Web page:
Supplement applications proposing secondary analyses of existing data, pilot
studies, small clinical studies or any projects with total budgets (direct and
indirect) less than $50,000 may follow an abbreviated application format
outlined under Application Procedures.  All other competitive supplement
applications will be expected to utilize the usual application format for R01
submissions, irrespective of the size or duration of the requested support.

This RFA may be re-issued in FY 1999.


The estimated total costs (directs plus indirect costs) available for
applications submitted in response to this RFA will be up to $1.5 million. The
NIDR plans to support a total of up to 15 competitive supplements in response
to this RFA in FYs 1998.  The total number of awards will be contingent on the
receipt of high quality competitive supplement applications and the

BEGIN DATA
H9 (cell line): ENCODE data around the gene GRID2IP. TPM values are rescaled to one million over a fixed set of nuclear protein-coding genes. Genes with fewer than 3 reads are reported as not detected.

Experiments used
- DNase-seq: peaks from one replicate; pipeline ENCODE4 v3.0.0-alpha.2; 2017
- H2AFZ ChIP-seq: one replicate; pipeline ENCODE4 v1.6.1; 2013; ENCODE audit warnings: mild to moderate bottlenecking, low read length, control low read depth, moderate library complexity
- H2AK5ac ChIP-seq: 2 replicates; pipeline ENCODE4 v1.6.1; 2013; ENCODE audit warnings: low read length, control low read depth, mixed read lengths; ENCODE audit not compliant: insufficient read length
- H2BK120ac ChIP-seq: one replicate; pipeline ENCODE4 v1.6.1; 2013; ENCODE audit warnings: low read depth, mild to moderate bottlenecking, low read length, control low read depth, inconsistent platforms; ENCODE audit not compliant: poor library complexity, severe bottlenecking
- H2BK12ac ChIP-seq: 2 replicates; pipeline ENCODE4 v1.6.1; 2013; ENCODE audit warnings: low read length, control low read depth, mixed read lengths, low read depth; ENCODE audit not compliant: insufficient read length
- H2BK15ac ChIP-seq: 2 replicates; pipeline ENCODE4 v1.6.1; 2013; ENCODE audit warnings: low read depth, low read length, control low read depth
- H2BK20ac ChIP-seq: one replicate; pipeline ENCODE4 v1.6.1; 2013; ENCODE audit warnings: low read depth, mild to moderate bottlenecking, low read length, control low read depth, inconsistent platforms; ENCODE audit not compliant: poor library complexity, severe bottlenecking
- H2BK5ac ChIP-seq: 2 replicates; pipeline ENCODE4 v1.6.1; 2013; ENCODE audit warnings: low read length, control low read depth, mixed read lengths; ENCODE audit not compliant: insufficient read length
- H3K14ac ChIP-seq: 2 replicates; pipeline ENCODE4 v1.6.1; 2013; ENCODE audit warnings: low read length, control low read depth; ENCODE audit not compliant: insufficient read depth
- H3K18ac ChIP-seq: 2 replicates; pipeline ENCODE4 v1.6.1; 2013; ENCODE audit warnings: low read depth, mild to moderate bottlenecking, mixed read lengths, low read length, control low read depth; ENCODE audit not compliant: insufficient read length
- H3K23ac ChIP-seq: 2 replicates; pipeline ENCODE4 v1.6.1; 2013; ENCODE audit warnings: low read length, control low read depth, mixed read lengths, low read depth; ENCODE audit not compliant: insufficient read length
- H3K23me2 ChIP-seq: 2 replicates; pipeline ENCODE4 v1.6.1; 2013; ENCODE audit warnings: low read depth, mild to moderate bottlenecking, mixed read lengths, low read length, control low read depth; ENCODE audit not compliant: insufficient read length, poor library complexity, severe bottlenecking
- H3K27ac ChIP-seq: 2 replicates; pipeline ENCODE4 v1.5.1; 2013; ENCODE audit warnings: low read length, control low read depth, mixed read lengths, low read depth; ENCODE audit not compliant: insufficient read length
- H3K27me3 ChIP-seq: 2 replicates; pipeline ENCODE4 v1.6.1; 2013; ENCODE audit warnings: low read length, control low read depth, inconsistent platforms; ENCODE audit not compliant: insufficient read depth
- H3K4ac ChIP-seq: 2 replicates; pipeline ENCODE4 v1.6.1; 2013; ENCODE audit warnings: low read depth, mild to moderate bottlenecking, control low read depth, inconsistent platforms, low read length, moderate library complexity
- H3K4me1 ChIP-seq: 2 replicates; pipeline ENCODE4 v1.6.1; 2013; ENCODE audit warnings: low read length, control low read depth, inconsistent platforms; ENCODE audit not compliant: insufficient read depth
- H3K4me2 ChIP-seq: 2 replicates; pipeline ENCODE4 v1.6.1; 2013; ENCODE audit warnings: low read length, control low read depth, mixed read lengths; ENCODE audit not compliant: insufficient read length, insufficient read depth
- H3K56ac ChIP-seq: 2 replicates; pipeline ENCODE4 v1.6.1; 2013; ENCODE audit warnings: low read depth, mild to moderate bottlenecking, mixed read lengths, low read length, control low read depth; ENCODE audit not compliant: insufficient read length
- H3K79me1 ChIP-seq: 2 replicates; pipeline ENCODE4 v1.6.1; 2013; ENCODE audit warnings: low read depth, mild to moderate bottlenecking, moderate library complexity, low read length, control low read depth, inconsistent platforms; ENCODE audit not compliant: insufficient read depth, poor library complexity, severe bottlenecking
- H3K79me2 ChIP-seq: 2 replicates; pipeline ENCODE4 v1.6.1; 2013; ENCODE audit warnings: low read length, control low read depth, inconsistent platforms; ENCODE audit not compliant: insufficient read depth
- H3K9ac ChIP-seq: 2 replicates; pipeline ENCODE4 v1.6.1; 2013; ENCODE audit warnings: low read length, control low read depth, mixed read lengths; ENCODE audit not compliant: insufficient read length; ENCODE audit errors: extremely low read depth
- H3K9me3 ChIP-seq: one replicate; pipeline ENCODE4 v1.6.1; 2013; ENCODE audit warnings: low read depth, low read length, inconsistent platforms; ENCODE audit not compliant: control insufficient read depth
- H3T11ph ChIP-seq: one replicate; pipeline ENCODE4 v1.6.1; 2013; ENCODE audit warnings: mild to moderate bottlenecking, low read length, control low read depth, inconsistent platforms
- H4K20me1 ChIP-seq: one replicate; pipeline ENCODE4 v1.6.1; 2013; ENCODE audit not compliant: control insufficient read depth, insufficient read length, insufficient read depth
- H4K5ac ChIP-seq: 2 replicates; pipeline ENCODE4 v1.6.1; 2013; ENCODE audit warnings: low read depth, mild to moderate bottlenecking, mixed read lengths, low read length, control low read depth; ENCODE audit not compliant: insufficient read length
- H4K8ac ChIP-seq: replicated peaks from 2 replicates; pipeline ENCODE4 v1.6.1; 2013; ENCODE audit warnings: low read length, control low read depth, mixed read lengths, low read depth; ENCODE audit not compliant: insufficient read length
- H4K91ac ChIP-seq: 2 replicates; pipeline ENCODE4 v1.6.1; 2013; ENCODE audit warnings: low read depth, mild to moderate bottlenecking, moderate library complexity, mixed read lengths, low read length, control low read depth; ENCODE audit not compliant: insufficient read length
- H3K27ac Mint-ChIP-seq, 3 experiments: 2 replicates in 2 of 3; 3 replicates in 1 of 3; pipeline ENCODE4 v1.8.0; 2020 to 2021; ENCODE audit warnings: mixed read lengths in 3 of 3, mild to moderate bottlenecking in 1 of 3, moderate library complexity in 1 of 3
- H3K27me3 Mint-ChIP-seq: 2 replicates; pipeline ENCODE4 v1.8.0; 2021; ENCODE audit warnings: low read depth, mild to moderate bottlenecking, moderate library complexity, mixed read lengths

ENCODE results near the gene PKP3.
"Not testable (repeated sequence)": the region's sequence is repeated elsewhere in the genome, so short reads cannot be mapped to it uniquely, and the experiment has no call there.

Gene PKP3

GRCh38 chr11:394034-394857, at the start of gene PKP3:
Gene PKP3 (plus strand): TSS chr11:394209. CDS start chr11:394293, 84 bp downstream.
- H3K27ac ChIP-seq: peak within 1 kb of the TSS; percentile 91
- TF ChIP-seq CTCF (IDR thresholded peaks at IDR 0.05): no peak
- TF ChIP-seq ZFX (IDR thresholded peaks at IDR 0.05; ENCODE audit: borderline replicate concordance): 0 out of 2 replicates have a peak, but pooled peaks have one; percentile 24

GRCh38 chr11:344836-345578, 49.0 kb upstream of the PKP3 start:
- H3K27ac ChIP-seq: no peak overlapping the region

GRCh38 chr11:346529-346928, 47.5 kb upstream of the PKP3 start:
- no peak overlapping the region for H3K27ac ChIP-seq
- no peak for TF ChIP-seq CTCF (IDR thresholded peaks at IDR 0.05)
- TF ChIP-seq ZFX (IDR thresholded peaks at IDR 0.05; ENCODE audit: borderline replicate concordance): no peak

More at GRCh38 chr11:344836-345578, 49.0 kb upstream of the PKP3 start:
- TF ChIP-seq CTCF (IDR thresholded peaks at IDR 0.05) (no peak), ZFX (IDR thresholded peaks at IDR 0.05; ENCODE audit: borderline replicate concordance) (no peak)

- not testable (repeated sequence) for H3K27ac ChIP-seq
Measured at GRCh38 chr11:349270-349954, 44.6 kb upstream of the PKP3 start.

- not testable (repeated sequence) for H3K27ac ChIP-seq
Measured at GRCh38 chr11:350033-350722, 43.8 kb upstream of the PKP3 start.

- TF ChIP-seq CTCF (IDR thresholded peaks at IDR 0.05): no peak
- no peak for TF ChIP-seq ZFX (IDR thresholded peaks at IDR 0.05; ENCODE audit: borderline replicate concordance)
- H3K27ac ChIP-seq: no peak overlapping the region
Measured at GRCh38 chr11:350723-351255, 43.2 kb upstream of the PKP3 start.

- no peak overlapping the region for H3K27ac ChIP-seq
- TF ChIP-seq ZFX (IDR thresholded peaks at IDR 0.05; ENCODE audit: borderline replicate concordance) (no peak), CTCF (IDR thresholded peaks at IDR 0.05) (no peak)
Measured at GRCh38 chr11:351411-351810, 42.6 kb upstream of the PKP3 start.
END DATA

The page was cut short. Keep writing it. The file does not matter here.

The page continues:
availability of funds.  Applications may not request more than three percent
annual increases for inflation over subsequent years. Usual PHS policies
governing grants administration and management will apply.  Funding beyond the
first and subsequent years of the supplement grant will be contingent upon
satisfactory progress during the preceding year and the availability of funds.



The HIV pandemic has already had a major impact on health and health care
demands both world-wide and in the U.S. According to the World Health
Organization, 22 million men, women and children are infected with HIV-1
worldwide, and the number of infected people is expected to exceed 40 million
by the year 2000.  It is estimated that 8,500 new HIV infections occur every

The NIDR is already committed to supporting research projects on the oral
manifestations of HIV infection  and AIDS. Specifically, the Institute
supports a modest number of studies examining biological mechanisms underlying
the establishment of oral pathologies associated with HIV infection, as well
as studies on the progression of the infection to AIDS in different patient
groups.  NIDR also supports studies characterizing the inhibitory salivary
proteins and the importance of oral fluids as sources of HIV inhibitory